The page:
- Graft-related outcomesThough the cornea becomes relatively clear following successful EK, the clarity never reaches the pristine quality of PKP due to the stromal–stromal interface haze. Despite this, the visual acuity remains comparable between groups. It may be claimed that persistent haze may by itself account for amblyopia and decrease in contrast; however, early visual stabilization, predictable refraction, and avoiding suture-related complications might offer more advantages in terms of amblyopia management. All corneas are expected to clear between 1 week and a month following EK, and clarity continues to improve until a year. Infants seem to have a faster improvement in corneal clarity compared to older children due to the lesser duration of pre-existed corneal edema. Due to the stromal–stromal interface in DSEK, residual haze is often present until a year. Graft detachment or dislocation is the most common graft-related complication postoperatively and can be managed with re-bubbling on the immediate postoperative day. Slight graft decentration may be observed without any need for intervention. Other less common complications include immunologic graft rejection, which can be easily reverted with topical and systemic steroids, and graft failure due to traumatic wound dehiscence.
- ComplicationsThere were no intraoperative complications, such as lenticular touch, in any of the case series. However, the completion of DM scoring was not attempted in a few cases either due to incomplete visualization or very adherent DM, especially in infants. DM tags were left in place in a few cases even after unsuccessful attempts of DM removal. Mohebbi et al. reported a case of pupillary block on the first postoperative day and increased IOP in 61.1% of cases. Yang et al. demonstrated that infants show a lower rate of complications, faster recovery, and better outcomes of DSAEK compared to children >1 year of age as infants are more likely to remain supine postoperatively for graft attachment and commencement of amblyopia management at an earlier age.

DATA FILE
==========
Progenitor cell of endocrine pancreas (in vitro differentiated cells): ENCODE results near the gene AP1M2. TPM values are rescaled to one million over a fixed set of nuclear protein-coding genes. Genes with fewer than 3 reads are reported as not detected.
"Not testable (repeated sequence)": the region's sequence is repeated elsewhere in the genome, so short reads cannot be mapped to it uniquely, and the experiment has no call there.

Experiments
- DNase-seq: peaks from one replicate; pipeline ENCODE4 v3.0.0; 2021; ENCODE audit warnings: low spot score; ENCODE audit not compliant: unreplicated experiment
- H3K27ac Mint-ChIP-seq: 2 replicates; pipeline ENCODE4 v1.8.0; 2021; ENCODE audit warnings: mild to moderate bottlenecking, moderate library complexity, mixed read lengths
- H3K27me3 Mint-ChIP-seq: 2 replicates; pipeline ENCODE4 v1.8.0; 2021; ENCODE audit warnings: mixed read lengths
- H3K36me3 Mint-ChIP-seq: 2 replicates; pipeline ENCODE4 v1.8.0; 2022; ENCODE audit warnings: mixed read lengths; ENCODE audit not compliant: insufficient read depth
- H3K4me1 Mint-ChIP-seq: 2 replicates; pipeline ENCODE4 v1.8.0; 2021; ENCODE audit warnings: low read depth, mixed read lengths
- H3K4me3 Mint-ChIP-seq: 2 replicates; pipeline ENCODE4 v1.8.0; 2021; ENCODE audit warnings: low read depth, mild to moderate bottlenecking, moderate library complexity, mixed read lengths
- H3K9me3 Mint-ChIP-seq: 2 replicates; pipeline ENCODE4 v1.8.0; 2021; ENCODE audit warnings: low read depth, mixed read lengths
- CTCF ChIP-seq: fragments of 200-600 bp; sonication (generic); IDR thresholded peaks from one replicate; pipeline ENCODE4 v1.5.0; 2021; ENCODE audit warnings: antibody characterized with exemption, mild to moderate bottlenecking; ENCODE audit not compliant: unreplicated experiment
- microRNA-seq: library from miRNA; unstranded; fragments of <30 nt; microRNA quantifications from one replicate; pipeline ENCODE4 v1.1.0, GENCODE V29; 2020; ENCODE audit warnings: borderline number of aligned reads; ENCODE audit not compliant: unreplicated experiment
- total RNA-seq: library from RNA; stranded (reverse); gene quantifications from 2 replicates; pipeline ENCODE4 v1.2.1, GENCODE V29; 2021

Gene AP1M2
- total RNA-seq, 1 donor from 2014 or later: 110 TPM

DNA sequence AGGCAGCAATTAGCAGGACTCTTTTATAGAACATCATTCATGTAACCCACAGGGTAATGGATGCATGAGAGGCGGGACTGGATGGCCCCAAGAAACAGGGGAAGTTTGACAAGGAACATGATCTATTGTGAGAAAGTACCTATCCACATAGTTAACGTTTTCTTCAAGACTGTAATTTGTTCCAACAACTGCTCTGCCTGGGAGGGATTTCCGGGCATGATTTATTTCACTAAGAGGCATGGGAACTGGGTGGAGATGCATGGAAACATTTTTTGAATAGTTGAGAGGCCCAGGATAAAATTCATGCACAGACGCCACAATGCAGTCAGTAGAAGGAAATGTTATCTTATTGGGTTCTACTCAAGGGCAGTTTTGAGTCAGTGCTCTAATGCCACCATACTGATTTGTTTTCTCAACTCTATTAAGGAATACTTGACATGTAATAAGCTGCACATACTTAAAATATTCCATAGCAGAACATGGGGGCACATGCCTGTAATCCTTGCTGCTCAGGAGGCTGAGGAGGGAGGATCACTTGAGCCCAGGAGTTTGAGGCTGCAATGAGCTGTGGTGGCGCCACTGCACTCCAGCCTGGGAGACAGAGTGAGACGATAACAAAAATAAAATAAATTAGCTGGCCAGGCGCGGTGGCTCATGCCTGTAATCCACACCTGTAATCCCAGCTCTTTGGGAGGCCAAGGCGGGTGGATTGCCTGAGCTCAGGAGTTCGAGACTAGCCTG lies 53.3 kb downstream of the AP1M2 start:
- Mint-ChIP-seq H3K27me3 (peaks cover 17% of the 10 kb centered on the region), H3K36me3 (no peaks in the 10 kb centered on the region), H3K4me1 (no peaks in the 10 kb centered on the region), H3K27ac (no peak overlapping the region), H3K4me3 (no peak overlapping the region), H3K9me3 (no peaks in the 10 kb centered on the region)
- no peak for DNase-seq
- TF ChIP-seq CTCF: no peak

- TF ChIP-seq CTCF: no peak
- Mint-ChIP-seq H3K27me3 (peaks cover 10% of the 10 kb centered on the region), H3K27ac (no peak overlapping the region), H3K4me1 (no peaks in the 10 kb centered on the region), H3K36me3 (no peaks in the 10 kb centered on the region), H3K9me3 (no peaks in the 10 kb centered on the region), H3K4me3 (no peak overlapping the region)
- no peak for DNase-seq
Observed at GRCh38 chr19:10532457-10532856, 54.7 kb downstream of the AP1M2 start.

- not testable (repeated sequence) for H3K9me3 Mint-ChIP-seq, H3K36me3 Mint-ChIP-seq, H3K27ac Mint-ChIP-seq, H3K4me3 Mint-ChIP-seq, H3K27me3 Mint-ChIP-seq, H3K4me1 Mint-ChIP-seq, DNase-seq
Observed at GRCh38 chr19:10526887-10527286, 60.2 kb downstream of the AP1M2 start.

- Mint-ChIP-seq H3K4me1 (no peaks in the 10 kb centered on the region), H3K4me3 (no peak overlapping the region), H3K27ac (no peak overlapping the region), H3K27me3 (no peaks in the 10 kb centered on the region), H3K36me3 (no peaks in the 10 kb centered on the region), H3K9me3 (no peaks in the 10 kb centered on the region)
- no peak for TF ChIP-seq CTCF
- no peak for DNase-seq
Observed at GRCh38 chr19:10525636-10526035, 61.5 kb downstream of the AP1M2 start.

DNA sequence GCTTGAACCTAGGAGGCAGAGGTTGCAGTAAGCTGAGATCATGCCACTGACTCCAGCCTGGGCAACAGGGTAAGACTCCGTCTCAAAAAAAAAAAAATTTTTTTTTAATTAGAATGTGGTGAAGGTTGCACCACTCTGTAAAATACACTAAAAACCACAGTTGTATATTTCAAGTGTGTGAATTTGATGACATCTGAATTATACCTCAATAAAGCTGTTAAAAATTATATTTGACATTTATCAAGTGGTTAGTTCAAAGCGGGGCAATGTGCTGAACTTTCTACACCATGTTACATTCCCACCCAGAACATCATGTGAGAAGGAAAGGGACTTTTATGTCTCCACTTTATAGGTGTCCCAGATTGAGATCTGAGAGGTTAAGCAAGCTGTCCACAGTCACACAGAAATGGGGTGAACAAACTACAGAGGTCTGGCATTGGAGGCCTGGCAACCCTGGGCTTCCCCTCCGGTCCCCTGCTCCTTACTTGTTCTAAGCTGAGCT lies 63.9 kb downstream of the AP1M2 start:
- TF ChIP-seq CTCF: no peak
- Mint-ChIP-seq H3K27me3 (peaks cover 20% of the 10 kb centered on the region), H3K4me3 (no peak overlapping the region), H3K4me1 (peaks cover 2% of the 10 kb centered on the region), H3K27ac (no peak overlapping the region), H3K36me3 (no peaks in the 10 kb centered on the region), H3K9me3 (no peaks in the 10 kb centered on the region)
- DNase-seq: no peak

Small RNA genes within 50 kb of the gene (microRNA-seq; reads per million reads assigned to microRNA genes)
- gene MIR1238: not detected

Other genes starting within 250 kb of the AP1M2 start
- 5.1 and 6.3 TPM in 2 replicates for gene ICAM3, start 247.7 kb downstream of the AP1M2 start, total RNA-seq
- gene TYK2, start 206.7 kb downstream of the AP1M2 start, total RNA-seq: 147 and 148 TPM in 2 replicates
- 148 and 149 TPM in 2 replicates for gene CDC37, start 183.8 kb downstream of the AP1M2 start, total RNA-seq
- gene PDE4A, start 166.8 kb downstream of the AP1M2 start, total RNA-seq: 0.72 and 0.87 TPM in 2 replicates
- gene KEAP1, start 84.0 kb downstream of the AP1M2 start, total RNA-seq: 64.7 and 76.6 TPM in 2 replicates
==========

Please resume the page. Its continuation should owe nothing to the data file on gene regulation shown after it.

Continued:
Table 2 summarizes the visual, refractive, and graft-related outcomes and complications of DSAEK in CHED.
DMEK in CHED
DMEK, a recent addition to EK, is advantageous over DSAEK due to relatively faster visual recovery and a lower rejection rate. DMEK has been ineffectively attempted in an infant’s eye with posterior polymorphous corneal dystrophy, whereas it has shown good visual and functional outcomes in a Kearns–Sayre syndromic child with endothelial dysfunction. To date, only four studies have evaluated the anatomical and functional outcomes of DMEK and n-DMEK in CHED eyes.
- Surgical Technique
- Donor tissue preparation: In all the studies, donor DM stripping was performed intraoperatively before DMEK surgery by using a standard approach. After scoring of the peripheral endothelium–Descemet membrane (EDM), it is carefully separated from the underlying stroma by using a pair of McPherson forceps under 1–2 drops of the storage medium (submerged cornea under backgrounds away technique) till 1–2 mm short of completion such that a peripheral hinge of stromal–EDM adhesion is left. The stripped EDM is floated back using the storage medium, leaving one-half of the corneal stroma exposed for the creation of a stromal window. The inked F-stamp/S-mark is lightly applied to DM through the 2-mm stromal window with the replacement of the stromal plug.